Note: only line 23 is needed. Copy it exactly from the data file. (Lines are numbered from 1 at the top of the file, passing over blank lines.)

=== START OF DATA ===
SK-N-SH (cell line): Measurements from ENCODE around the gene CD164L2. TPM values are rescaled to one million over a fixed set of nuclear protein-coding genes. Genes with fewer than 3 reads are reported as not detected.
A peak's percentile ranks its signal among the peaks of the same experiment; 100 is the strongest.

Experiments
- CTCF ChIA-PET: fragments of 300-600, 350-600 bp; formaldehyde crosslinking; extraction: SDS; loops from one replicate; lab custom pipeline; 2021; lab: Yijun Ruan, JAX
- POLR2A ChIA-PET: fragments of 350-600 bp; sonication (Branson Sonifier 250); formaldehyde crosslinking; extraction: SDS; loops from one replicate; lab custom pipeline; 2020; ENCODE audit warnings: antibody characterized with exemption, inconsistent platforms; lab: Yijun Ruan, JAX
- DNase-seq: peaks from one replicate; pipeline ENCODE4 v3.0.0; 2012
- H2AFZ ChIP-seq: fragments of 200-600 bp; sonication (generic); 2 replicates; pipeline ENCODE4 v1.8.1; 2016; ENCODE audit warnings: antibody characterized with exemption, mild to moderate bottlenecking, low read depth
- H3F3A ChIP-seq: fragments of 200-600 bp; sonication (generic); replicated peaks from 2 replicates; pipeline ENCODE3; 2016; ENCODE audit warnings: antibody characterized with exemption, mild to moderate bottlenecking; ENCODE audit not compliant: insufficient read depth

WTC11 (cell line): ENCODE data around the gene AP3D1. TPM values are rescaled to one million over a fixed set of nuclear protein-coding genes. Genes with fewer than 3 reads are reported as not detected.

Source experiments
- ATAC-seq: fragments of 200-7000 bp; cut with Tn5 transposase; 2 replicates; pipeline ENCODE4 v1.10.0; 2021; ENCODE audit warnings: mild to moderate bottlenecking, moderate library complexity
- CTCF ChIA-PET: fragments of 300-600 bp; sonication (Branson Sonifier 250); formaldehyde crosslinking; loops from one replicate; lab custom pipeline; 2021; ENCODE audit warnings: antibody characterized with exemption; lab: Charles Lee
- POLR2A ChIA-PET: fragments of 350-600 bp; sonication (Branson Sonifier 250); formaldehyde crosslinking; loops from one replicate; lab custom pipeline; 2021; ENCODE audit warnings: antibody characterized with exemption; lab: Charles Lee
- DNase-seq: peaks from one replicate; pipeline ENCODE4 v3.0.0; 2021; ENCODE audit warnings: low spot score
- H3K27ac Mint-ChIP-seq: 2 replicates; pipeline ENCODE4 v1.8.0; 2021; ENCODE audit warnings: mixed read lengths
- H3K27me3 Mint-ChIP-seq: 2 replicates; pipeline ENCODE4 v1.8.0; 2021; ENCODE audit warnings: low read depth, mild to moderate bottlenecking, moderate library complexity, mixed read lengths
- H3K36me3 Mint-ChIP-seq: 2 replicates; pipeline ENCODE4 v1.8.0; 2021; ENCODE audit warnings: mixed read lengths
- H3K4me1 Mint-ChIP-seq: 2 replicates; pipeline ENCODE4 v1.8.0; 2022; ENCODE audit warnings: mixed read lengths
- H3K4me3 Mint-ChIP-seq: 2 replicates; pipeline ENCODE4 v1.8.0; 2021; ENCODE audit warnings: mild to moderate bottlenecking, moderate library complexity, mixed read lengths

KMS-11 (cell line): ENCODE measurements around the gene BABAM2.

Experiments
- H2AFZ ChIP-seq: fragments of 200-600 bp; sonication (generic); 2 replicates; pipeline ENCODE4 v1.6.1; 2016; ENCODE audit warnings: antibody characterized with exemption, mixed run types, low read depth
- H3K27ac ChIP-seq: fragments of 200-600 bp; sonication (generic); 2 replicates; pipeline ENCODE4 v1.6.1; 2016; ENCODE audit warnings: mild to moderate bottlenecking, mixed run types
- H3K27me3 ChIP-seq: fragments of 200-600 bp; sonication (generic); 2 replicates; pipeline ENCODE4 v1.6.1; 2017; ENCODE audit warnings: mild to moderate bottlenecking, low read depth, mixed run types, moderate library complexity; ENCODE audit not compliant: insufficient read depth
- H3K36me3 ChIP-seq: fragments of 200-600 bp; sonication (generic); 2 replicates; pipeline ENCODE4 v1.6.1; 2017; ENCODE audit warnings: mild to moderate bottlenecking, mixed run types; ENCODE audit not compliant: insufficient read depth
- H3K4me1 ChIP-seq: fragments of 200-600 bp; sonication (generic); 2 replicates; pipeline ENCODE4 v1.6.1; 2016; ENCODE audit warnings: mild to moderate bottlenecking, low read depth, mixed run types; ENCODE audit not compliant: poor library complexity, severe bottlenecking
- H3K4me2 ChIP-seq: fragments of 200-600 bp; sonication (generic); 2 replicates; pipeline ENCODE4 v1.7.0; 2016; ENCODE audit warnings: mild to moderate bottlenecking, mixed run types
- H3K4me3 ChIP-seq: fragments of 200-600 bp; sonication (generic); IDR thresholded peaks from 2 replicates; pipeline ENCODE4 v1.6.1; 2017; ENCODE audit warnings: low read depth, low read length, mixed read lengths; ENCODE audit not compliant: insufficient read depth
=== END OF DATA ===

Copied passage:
- H3K27ac ChIP-seq: fragments of 200-600 bp; sonication (generic); 2 replicates; pipeline ENCODE4 v1.6.1; 2016; ENCODE audit warnings: mild to moderate bottlenecking, mixed run types